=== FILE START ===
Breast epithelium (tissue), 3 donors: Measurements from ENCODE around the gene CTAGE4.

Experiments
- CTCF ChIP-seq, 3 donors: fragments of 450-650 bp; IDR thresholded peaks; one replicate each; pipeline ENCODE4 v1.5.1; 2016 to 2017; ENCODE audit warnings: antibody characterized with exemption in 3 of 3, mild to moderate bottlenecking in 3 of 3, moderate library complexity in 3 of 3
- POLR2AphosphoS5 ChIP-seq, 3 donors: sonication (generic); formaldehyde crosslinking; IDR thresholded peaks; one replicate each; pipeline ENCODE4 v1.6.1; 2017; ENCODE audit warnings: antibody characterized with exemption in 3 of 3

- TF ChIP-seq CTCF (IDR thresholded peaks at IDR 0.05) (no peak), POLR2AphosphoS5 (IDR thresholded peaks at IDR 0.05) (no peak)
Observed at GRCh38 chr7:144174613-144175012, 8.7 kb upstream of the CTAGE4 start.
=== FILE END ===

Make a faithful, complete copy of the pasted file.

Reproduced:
Breast epithelium (tissue), 3 donors: Measurements from ENCODE around the gene CTAGE4.

Experiments
- CTCF ChIP-seq, 3 donors: fragments of 450-650 bp; IDR thresholded peaks; one replicate each; pipeline ENCODE4 v1.5.1; 2016 to 2017; ENCODE audit warnings: antibody characterized with exemption in 3 of 3, mild to moderate bottlenecking in 3 of 3, moderate library complexity in 3 of 3
- POLR2AphosphoS5 ChIP-seq, 3 donors: sonication (generic); formaldehyde crosslinking; IDR thresholded peaks; one replicate each; pipeline ENCODE4 v1.6.1; 2017; ENCODE audit warnings: antibody characterized with exemption in 3 of 3

- TF ChIP-seq CTCF (IDR thresholded peaks at IDR 0.05) (no peak), POLR2AphosphoS5 (IDR thresholded peaks at IDR 0.05) (no peak)
Observed at GRCh38 chr7:144174613-144175012, 8.7 kb upstream of the CTAGE4 start.